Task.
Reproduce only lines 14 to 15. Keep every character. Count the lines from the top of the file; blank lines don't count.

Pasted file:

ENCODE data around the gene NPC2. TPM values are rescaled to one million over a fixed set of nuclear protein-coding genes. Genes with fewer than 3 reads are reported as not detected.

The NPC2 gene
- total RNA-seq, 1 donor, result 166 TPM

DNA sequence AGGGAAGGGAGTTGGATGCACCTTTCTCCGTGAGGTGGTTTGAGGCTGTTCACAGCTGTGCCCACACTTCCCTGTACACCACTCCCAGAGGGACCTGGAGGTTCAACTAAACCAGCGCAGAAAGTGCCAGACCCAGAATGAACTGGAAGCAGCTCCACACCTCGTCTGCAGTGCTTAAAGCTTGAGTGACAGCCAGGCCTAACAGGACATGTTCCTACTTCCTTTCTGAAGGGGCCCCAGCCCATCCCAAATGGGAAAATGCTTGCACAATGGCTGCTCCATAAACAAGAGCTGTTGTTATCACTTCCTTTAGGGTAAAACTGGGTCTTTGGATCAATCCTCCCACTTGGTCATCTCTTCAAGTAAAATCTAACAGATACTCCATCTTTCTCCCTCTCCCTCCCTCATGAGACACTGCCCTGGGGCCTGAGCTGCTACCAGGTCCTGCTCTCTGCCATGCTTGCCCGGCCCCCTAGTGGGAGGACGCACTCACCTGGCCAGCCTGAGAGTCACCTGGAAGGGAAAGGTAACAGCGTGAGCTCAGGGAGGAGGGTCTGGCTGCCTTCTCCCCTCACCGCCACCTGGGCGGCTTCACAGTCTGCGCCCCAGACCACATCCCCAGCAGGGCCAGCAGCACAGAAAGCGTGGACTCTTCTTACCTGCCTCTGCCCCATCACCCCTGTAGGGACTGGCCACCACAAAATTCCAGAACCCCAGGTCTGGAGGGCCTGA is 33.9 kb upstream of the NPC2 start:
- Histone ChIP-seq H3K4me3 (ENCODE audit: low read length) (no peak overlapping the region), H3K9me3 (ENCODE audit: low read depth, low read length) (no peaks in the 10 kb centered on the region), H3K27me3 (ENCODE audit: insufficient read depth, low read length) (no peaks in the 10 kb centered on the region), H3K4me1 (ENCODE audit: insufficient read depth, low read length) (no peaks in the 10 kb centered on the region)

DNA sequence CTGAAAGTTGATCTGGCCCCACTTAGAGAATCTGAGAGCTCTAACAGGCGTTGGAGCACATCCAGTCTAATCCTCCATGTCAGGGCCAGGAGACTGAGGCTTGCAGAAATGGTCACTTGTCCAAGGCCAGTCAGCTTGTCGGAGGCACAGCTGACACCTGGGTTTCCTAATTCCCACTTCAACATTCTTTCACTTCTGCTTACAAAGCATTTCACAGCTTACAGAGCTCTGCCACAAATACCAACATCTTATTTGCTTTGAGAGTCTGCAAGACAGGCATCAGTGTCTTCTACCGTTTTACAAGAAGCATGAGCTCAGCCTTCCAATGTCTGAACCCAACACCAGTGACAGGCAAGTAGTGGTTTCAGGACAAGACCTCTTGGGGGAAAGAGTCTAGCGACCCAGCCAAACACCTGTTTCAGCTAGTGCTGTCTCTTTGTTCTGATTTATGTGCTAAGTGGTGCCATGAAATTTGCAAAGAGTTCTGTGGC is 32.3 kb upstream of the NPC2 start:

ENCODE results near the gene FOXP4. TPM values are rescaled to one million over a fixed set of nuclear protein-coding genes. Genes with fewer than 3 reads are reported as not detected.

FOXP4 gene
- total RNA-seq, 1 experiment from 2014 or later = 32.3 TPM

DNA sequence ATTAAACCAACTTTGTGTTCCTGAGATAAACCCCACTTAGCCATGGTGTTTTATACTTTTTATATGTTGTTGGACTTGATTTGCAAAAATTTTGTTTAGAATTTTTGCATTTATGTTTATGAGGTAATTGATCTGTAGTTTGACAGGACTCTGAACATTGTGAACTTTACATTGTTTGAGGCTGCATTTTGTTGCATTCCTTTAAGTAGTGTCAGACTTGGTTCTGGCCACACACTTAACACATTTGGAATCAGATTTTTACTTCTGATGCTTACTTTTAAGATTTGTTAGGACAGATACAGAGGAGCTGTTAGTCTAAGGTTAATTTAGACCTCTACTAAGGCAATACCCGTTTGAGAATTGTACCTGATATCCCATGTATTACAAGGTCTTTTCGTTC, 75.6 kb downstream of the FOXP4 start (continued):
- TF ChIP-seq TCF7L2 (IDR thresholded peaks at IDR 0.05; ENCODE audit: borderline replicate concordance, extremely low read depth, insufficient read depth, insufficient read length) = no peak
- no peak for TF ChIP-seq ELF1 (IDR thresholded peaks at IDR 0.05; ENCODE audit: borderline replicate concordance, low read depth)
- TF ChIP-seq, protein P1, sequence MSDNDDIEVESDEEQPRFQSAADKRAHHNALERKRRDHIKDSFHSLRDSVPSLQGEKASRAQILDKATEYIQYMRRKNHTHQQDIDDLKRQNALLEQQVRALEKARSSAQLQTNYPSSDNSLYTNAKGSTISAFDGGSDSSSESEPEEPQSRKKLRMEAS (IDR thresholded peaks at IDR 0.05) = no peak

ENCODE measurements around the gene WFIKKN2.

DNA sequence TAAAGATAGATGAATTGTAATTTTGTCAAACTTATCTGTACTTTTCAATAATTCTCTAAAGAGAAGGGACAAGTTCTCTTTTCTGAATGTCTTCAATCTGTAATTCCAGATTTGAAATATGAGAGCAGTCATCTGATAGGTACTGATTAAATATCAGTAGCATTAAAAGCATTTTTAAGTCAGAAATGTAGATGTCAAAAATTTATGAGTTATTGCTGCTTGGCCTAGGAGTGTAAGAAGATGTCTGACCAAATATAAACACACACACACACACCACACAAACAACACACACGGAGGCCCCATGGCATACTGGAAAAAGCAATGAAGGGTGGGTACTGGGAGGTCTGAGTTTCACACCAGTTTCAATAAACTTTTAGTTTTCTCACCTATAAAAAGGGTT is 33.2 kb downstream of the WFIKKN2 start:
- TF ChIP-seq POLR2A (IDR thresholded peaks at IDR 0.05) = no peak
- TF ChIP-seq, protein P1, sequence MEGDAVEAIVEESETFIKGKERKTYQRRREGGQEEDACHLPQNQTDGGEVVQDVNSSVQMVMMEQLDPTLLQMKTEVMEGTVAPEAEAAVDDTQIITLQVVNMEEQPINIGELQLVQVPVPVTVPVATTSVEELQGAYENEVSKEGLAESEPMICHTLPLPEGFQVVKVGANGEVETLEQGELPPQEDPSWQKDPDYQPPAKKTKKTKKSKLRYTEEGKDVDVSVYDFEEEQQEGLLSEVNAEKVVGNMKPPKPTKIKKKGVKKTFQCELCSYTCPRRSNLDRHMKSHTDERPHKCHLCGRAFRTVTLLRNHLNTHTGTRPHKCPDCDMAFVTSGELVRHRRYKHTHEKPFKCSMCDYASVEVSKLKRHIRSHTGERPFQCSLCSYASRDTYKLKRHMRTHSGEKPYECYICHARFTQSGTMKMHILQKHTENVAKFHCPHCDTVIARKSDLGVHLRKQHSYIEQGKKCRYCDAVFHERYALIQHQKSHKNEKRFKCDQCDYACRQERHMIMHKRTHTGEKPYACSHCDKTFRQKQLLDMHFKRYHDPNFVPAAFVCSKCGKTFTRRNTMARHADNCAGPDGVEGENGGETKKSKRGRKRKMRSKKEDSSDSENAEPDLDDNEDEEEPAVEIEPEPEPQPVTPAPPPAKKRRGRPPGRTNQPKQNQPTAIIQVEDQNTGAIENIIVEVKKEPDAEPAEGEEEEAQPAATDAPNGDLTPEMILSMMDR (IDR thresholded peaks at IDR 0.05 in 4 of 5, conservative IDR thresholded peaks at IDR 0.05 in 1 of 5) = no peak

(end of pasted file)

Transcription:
ENCODE measurements around the gene WFIKKN2.

DNA sequence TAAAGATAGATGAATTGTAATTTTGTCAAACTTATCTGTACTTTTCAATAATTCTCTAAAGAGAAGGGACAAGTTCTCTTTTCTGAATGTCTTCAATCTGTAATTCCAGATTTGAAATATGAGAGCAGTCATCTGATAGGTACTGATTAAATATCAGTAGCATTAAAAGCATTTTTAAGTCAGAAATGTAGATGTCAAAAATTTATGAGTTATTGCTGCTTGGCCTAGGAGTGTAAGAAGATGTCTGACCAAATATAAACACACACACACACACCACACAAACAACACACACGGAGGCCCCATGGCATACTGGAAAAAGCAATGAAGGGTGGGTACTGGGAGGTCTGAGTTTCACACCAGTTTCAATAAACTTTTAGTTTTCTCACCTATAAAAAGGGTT is 33.2 kb downstream of the WFIKKN2 start: